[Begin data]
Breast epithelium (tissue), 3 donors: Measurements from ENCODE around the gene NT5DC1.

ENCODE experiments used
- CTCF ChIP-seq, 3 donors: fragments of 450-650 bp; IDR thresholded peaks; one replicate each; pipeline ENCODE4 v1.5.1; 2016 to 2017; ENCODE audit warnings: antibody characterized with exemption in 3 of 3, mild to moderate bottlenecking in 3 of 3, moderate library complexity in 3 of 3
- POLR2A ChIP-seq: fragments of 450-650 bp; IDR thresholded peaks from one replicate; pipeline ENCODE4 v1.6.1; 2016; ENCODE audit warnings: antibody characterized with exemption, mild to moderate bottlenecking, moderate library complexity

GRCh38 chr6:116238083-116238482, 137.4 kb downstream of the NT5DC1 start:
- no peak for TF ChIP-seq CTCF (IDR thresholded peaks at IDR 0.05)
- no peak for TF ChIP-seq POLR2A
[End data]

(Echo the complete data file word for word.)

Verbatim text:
Breast epithelium (tissue), 3 donors: Measurements from ENCODE around the gene NT5DC1.

ENCODE experiments used
- CTCF ChIP-seq, 3 donors: fragments of 450-650 bp; IDR thresholded peaks; one replicate each; pipeline ENCODE4 v1.5.1; 2016 to 2017; ENCODE audit warnings: antibody characterized with exemption in 3 of 3, mild to moderate bottlenecking in 3 of 3, moderate library complexity in 3 of 3
- POLR2A ChIP-seq: fragments of 450-650 bp; IDR thresholded peaks from one replicate; pipeline ENCODE4 v1.6.1; 2016; ENCODE audit warnings: antibody characterized with exemption, mild to moderate bottlenecking, moderate library complexity

GRCh38 chr6:116238083-116238482, 137.4 kb downstream of the NT5DC1 start:
- no peak for TF ChIP-seq CTCF (IDR thresholded peaks at IDR 0.05)
- no peak for TF ChIP-seq POLR2A